A mix of historical fiction, romance, and mythology, Lovely War sees Greek Gods narrating an emotional story of two relationships, two wars, and the power of love. Accused of unfaithfulness by Hephaestus, Aphrodite has the chance to avoid trial by the Gods and tell the story of four mortals during WWI and the transcendence of love. It tells the story of James, a young British man drafted to serve in the army in France, falling for Hazel, a young and hopeful pianist. It also spans the story of Aubrey, a black soldier and ragtime pianist with Colette, a singer from Belgium who lost her family in Dinant. Showing perspectives on racism, sexism, mental health issues, and the tragic nature of war, Berry does an excellent job in incorporating the historical aspect during the time period, as well as the heart-wrenching circumstances young adults faced during the time. Topping my favorite books of 2020, Lovely War was an excellent and timeless read, showing the importance of hope, humanity, and friendship perfect for any young reader.

Lovely War is available from CECH Library,  as well as the OhioLINK and Search Ohio lending networks.

Review by Alyssa Gruich, CECH Library Student Assistant | Political Science, A&S 2022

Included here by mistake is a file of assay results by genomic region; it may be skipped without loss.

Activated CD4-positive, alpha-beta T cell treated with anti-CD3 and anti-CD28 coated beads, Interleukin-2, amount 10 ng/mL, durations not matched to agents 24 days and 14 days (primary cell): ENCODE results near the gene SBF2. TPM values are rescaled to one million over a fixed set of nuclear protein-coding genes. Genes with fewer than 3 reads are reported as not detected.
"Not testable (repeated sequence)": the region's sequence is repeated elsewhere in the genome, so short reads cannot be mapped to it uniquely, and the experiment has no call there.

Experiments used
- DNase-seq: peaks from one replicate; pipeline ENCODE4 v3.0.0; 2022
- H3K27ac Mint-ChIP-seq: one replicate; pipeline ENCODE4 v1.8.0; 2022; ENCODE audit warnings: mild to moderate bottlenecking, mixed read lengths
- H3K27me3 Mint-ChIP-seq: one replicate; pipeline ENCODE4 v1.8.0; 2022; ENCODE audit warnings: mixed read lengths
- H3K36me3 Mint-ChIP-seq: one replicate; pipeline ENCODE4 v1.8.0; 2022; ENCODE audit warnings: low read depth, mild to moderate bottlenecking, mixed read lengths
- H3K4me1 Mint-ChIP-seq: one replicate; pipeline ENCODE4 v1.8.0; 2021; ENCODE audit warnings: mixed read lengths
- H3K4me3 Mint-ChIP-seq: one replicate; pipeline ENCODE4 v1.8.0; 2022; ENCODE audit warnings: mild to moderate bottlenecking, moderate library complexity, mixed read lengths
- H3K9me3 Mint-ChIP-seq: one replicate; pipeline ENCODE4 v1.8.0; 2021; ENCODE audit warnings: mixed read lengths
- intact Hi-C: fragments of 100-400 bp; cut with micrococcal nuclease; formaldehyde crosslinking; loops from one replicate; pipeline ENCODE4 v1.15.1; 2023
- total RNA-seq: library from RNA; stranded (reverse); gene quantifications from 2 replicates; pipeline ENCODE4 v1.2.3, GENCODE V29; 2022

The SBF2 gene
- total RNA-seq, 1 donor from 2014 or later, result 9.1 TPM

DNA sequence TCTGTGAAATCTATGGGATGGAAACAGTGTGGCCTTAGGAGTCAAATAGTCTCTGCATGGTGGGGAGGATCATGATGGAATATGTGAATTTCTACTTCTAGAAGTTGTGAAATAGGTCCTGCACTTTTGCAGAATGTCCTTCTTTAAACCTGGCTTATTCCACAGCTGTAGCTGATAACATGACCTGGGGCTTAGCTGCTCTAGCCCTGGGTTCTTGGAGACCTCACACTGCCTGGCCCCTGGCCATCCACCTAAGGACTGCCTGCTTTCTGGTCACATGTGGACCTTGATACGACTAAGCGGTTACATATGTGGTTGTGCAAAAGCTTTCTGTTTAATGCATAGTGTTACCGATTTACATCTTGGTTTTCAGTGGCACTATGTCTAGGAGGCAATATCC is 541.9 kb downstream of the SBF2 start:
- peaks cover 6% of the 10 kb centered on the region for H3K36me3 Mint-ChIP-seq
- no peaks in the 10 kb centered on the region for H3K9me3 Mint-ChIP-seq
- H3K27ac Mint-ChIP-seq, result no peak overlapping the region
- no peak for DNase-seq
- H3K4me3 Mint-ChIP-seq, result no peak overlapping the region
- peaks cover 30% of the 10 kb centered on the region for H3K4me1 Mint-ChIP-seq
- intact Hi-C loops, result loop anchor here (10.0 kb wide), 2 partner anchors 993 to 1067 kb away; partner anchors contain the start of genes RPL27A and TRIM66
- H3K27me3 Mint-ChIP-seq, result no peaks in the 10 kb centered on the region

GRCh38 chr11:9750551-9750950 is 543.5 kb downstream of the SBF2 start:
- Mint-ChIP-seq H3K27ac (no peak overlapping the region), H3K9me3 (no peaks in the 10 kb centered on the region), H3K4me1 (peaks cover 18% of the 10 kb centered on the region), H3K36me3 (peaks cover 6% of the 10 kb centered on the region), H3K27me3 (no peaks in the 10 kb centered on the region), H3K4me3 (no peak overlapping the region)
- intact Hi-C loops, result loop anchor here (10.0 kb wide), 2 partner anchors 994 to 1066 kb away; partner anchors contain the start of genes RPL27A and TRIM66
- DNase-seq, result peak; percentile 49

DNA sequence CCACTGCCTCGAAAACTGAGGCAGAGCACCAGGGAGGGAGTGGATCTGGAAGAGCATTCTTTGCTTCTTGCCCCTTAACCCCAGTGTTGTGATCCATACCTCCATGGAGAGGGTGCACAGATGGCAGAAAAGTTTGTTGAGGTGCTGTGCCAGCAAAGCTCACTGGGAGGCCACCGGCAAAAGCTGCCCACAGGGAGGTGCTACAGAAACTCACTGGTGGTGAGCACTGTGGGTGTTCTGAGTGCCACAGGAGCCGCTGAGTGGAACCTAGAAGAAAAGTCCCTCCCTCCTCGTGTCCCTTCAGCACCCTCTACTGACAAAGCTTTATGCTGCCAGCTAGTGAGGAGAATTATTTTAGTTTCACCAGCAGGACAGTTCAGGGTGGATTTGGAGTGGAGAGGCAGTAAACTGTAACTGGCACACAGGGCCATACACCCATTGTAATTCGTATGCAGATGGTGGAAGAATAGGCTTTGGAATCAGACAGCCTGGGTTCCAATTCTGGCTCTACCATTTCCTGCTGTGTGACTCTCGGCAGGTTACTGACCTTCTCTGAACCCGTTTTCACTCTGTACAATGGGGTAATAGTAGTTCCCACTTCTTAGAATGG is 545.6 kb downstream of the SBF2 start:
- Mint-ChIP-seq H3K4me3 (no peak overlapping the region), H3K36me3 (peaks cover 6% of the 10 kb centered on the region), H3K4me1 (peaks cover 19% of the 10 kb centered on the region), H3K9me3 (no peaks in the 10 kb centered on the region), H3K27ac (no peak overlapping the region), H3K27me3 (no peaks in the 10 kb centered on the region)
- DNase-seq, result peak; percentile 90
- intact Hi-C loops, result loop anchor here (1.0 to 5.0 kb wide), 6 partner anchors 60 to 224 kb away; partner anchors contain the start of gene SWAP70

New Book Spotlight: Bloom by Kevin Panetta

image from graphic novel bloom by kevin panettaThe New Book Spotlight highlights new-to-us titles in the the UC College of Education, Criminal Justice, and Human Services (CECH) Library

Bloom / written by Kevin Panetta ; artwork by Savanna Ganucheau / 2019

In this contemporary graphic novel, Bloom tells the story of love, friendship, family, and baking. As Ari reaches the end of high school with dreams of moving to the city, he is eventually left working at his family’s bakery for the summer. When Hector ends up working there, the two develop a connection that spans friendship, love, and ultimately self discovery. Bloom perfectly captures that feeling of uncertainty with what the future holds along with these pivotal experiences that we have all felt and struggled with. A light yet impactful read, Bloom hits the exact mark of reality for that transitional period between leaving your teenage years and growing into adulthood. Panetta does not shy away from the real and natural road bumps of life; Bloom is an excellent coming-of-age novel with stunning illustrations.

Bloom is available from CECH Library,  as well as the OhioLINK, and Search Ohio lending networks.

Review by Alyssa Gruich, CECH Library Student Assistant | Political Science, A&S 2022